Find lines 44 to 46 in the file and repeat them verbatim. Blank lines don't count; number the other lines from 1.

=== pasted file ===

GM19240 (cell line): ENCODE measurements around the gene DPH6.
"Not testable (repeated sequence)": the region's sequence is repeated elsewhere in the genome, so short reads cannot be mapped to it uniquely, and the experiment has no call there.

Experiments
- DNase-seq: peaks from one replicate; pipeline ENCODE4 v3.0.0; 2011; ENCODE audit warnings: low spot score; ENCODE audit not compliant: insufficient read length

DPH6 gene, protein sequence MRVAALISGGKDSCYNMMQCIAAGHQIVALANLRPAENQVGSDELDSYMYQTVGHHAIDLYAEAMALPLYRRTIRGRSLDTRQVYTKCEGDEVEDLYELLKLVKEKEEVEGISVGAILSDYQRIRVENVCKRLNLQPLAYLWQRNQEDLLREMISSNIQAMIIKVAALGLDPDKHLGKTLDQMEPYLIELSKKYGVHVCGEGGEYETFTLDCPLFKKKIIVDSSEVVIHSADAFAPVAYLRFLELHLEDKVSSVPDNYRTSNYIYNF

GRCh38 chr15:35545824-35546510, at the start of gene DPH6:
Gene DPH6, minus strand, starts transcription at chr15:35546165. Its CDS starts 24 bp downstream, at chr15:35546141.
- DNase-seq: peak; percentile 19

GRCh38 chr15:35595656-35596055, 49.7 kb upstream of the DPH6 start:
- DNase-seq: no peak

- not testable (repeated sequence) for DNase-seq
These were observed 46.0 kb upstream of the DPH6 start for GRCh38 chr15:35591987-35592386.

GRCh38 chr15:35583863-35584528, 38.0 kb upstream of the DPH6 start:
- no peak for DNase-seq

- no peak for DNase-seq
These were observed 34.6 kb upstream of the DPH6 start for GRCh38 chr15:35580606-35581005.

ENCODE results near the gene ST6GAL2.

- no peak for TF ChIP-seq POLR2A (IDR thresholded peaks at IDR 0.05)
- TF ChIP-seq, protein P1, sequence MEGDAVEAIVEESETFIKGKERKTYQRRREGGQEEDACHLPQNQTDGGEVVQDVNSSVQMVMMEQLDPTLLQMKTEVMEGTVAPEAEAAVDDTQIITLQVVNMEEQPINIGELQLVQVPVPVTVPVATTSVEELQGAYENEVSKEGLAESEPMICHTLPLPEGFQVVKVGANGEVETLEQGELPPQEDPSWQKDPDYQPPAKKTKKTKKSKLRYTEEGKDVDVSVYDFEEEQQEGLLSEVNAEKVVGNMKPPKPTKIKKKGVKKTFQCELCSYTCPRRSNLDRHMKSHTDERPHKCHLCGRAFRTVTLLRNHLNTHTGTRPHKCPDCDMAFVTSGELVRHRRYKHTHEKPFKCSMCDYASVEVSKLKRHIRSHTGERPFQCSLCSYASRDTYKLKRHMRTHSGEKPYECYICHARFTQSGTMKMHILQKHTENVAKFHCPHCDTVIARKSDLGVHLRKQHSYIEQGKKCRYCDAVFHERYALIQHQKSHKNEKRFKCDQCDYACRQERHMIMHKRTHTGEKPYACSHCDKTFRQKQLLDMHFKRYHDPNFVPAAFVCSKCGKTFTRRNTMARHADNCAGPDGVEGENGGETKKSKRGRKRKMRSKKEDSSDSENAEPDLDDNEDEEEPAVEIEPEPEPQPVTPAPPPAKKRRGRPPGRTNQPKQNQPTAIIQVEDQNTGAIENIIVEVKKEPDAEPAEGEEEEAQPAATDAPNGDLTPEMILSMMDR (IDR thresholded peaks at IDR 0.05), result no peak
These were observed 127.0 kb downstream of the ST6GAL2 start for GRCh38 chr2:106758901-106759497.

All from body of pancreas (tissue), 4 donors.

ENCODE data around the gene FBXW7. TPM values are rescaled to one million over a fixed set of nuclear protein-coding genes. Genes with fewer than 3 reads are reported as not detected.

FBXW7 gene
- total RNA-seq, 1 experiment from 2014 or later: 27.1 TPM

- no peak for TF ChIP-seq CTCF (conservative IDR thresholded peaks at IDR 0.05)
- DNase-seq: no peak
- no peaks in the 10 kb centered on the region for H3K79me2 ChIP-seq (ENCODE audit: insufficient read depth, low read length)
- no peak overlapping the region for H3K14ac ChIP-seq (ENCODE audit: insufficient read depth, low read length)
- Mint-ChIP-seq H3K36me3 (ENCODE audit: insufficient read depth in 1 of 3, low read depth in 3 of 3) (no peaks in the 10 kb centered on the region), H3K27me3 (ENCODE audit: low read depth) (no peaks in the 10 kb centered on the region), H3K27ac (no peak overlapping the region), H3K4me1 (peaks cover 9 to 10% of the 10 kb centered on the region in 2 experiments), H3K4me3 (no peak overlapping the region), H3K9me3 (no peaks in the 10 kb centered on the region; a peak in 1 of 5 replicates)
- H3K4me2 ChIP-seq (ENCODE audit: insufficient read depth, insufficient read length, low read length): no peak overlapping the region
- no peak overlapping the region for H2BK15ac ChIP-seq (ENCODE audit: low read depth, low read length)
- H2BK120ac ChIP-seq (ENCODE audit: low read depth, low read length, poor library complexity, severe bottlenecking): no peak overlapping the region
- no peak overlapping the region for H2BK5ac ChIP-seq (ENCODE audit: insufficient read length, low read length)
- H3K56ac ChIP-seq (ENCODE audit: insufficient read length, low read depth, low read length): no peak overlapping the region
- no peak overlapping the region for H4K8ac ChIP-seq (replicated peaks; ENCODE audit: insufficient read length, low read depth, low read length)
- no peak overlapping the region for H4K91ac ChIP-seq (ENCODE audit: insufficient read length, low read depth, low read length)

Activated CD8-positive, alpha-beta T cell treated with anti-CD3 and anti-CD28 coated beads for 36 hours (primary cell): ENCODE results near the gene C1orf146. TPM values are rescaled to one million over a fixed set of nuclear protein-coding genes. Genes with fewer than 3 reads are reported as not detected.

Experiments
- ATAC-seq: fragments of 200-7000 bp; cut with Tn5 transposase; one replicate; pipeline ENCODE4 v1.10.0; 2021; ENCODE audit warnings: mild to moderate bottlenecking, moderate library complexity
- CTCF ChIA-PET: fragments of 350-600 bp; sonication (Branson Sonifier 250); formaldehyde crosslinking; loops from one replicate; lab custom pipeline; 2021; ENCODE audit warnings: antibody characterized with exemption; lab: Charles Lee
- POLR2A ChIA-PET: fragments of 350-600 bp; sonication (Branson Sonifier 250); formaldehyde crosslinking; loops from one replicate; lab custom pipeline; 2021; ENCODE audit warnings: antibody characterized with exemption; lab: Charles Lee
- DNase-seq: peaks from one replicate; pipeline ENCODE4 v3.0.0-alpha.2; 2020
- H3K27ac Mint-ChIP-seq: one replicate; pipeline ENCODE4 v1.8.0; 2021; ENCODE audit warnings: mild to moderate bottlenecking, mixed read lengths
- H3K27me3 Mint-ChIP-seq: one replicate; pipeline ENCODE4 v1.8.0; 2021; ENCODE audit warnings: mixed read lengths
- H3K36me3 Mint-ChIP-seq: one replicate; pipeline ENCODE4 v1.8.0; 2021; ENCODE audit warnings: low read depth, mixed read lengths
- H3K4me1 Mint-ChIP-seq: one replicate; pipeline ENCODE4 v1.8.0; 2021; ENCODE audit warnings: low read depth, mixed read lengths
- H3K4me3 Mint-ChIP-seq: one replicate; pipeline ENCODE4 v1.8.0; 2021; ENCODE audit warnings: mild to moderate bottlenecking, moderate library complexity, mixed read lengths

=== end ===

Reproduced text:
- H3K27me3 Mint-ChIP-seq: one replicate; pipeline ENCODE4 v1.8.0; 2021; ENCODE audit warnings: mixed read lengths
- H3K36me3 Mint-ChIP-seq: one replicate; pipeline ENCODE4 v1.8.0; 2021; ENCODE audit warnings: low read depth, mixed read lengths
- H3K4me1 Mint-ChIP-seq: one replicate; pipeline ENCODE4 v1.8.0; 2021; ENCODE audit warnings: low read depth, mixed read lengths